<workbook xmlns="http://schemas.openxmlformats.org/spreadsheetml/2006/main" ... >

  ...

  <sheets>
	<sheet name="Sheet1" sheetId="1" r:id="rId1"/>
  </sheets>

  ...

</workbook>

For the sake of brevity, most of the content has been replaced by dots.
So to extract this information we use XPath, but because this file
is usually rather small any other method would fit the bill.

ns = {
    'ns': 'http://schemas.openxmlformats.org/spreadsheetml/2006/main',
}
fh = zipfile.ZipFile(file_path)
name = 'xl/workbook.xml'
root = etree.parse(fh.open(name))
workbook = {}
for el in etree.XPath("//ns:sheet", namespaces=ns)(root):
    workbook[el.attrib['name']] = el.attrib['sheetId']

So after running the above code, workbook is a dictionary containing
a mapping between a sheet name and the corresponding id. In our case:
{'Sheet1': '1'}.

Shared strings

Similarly, we have to also extract data out of
xl/sharedStrings.xml. It contains all the strings that will appear
in the sheets. So when a cell contains a string, Excel actually store
an id that refers to the position of the corresponding string in the
sharedStrings.xml file. This is the full content for our example:

<?xml version="1.0" encoding="UTF-8" standalone="yes"?>
<sst xmlns="http://schemas.openxmlformats.org/spreadsheetml/2006/main" count="2" uniqueCount="2">
<si><t>Ham</t></si>
<si><t>Spam</t></si>
</sst>

So parsing this xml is also done with XPath:

name = 'xl/sharedStrings.xml'
root = etree.parse(fh.open(name))
res = etree.XPath("/ns:sst/ns:si/ns:t", namespaces=ns)(root)
shared = {
    str(pos): el.text
    for pos, el in enumerate(res)
}

This shared string structure is one of the indirections (but not the
only one) you have to solve when parsing XLSX files. There is no easy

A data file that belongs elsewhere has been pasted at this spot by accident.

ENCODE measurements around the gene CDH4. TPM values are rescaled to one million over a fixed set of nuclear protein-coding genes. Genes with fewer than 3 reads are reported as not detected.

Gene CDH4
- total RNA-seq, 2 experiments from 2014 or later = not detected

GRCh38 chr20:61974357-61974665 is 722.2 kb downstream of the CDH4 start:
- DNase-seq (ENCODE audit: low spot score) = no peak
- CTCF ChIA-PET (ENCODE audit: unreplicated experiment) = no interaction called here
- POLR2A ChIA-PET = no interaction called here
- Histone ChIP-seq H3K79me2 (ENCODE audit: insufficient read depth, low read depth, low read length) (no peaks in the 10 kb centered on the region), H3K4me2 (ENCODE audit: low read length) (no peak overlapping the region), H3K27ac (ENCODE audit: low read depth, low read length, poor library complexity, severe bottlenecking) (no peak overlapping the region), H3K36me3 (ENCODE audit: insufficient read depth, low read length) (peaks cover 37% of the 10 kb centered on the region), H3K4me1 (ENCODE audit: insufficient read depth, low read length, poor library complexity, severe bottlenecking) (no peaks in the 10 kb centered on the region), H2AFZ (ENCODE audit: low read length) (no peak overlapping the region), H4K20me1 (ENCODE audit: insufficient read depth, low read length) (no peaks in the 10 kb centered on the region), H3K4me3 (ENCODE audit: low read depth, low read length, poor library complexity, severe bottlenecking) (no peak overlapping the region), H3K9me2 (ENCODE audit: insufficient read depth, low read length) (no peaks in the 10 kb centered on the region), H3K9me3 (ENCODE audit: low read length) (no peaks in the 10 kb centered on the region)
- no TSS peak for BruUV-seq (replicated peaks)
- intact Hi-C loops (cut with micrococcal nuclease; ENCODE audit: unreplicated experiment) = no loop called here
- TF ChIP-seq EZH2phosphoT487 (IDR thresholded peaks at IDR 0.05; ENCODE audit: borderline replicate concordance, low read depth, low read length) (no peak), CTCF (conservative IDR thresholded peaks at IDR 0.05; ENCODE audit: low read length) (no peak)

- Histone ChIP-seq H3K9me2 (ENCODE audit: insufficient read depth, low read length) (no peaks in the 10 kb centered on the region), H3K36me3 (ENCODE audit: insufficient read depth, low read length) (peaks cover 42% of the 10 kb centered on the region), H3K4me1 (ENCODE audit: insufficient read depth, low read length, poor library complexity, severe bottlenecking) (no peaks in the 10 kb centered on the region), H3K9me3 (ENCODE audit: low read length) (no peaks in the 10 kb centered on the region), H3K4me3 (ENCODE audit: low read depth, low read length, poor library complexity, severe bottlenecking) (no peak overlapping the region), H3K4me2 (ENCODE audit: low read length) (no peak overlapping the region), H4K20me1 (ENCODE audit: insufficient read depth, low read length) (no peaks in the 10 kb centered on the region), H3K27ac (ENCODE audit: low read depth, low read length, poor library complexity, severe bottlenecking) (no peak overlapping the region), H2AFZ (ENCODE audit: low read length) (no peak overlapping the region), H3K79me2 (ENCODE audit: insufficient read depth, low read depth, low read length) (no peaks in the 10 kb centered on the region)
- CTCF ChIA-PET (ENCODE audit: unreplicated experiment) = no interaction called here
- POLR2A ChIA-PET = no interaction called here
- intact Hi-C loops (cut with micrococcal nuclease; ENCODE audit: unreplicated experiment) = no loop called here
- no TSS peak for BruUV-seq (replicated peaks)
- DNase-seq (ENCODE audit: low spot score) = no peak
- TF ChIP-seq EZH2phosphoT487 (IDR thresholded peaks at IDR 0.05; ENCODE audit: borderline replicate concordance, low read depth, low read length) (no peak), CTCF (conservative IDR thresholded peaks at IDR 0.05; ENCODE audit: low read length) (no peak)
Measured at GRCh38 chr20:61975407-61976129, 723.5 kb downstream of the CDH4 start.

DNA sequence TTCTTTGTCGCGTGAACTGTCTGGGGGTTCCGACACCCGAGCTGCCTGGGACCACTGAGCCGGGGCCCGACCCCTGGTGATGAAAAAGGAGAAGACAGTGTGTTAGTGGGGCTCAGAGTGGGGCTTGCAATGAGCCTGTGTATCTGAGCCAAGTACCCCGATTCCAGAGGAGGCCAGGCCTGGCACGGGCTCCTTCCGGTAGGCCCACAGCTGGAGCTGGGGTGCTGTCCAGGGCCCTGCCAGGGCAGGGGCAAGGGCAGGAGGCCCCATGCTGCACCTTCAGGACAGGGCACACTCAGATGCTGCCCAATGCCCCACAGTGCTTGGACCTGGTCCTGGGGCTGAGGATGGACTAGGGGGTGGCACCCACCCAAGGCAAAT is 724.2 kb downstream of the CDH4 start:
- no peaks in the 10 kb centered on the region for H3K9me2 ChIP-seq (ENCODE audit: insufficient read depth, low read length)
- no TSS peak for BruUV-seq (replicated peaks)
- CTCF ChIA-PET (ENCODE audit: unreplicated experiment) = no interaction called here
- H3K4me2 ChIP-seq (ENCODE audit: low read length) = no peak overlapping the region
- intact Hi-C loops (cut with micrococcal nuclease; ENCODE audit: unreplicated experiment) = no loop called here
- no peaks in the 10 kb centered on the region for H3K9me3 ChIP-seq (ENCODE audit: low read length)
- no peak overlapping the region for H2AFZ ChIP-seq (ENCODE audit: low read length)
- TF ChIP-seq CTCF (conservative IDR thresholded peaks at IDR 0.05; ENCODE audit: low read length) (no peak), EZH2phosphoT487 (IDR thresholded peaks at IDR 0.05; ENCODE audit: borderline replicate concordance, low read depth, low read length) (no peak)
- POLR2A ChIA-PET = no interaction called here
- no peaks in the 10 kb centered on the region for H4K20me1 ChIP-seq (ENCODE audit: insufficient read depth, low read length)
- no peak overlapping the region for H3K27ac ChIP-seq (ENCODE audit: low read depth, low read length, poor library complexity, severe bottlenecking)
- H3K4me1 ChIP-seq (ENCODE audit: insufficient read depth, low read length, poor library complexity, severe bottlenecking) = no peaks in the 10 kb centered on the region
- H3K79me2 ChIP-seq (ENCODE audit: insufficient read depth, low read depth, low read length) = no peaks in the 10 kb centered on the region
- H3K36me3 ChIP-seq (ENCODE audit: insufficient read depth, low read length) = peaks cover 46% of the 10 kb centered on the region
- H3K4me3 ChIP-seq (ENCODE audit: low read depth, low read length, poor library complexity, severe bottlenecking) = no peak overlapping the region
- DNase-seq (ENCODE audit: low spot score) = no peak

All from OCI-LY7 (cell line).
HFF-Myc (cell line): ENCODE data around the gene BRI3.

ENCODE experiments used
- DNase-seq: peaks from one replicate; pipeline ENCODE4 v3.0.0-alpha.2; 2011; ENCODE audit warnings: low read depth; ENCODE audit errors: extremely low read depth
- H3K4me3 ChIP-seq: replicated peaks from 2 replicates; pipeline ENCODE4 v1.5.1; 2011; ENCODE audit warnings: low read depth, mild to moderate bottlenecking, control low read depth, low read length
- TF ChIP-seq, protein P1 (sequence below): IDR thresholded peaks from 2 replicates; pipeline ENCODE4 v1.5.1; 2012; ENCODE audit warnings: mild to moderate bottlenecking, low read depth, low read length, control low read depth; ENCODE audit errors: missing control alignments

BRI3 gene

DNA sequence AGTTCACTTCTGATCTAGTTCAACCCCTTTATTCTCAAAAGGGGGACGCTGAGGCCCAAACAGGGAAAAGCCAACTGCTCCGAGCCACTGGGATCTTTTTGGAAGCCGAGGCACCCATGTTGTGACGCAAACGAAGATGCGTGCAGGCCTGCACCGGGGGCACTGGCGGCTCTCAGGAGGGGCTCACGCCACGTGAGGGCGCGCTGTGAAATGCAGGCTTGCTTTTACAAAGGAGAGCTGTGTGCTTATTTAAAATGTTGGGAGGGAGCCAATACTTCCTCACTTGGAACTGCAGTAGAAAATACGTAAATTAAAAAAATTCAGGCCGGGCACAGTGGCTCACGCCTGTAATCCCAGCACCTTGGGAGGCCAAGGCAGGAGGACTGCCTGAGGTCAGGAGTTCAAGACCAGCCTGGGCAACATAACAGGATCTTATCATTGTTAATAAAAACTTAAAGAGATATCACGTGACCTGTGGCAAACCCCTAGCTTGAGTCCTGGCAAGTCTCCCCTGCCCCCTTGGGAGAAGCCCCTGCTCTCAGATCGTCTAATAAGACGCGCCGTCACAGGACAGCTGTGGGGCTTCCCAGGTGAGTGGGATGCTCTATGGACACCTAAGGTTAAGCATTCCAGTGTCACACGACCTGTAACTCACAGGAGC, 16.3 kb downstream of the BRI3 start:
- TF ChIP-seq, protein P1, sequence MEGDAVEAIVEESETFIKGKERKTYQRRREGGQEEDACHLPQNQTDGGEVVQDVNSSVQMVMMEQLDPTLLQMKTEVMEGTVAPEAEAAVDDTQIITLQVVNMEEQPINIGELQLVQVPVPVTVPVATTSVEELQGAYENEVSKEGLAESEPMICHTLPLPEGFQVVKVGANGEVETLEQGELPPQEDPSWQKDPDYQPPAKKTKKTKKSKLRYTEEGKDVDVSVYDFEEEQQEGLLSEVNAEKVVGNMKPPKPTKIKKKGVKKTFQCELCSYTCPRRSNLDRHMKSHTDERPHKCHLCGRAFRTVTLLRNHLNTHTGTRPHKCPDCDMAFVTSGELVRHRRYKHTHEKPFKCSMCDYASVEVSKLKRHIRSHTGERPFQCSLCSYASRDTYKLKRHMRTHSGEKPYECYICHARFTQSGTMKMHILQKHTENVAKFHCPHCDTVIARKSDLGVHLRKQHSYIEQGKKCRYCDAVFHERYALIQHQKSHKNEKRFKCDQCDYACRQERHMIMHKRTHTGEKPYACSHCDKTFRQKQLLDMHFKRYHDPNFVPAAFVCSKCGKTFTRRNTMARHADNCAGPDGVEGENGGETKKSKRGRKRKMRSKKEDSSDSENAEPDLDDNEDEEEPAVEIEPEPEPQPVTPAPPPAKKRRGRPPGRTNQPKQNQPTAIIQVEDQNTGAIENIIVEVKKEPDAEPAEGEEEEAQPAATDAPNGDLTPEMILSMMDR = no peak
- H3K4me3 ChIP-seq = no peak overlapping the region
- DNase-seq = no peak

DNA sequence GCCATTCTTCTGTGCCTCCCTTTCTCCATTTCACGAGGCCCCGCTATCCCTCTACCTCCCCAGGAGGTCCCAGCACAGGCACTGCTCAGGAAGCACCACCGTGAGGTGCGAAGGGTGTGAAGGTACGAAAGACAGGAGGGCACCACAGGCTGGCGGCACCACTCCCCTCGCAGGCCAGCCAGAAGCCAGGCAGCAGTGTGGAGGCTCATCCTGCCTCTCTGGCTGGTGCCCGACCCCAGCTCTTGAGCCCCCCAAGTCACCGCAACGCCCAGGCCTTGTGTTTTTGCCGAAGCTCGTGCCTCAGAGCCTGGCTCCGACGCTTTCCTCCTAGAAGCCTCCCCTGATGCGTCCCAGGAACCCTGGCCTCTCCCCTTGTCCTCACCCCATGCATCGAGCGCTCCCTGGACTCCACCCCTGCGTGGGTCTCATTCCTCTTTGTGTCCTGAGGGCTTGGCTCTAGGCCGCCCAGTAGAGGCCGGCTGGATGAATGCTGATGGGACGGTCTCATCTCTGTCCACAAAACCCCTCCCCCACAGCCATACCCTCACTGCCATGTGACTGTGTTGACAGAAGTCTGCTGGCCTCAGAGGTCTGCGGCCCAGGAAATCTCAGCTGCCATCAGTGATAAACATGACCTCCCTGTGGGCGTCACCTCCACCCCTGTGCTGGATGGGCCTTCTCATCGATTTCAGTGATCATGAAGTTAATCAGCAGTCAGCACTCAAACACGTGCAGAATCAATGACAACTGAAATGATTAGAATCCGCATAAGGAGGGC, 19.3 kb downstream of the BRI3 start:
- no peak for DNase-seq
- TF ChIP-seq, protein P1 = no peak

way to extract information as-is, hence the raw representation has to
be post-processed, that is why Python suffers when parsing XLSX.

La pièce de résistance

Now that we have collected the workbook and shared string data, we can
move our attention to the sheets themselves. This is where performance
matters because those are the parts that growth when sheets content
gets larger.

For our example, xl/worksheets/sheet1.xml looks like this:

<?xml version="1.0" encoding="UTF-8" standalone="yes"?>
<worksheet xmlns="http://schemas.openxmlformats.org/spreadsheetml/2006/main" xmlns:r="http://schemas.openxmlformats.org/officeDocument/2006/relationships" xmlns:mc="http://schemas.openxmlformats.org/markup-compatibility/2006" ... >
  <dimension ref="A1:B4"/>
  <sheetViews>
	<sheetView tabSelected="1" workbookViewId="0">
	  <selection activeCell="C4" sqref="C4"/>
	</sheetView>
  </sheetViews>
  <sheetFormatPr defaultRowHeight="15" x14ac:dyDescent="0.25"/>
  <sheetData>
	<row r="1" spans="1:2" x14ac:dyDescent="0.25">
	  <c r="A1" t="s">
		<v>0</v>
	  </c>
	  <c r="B1" t="s">
		<v>1</v>
	  </c>
	</row>
	<row r="2" spans="1:2" x14ac:dyDescent="0.25">
	  <c r="A2">
		<v>1</v>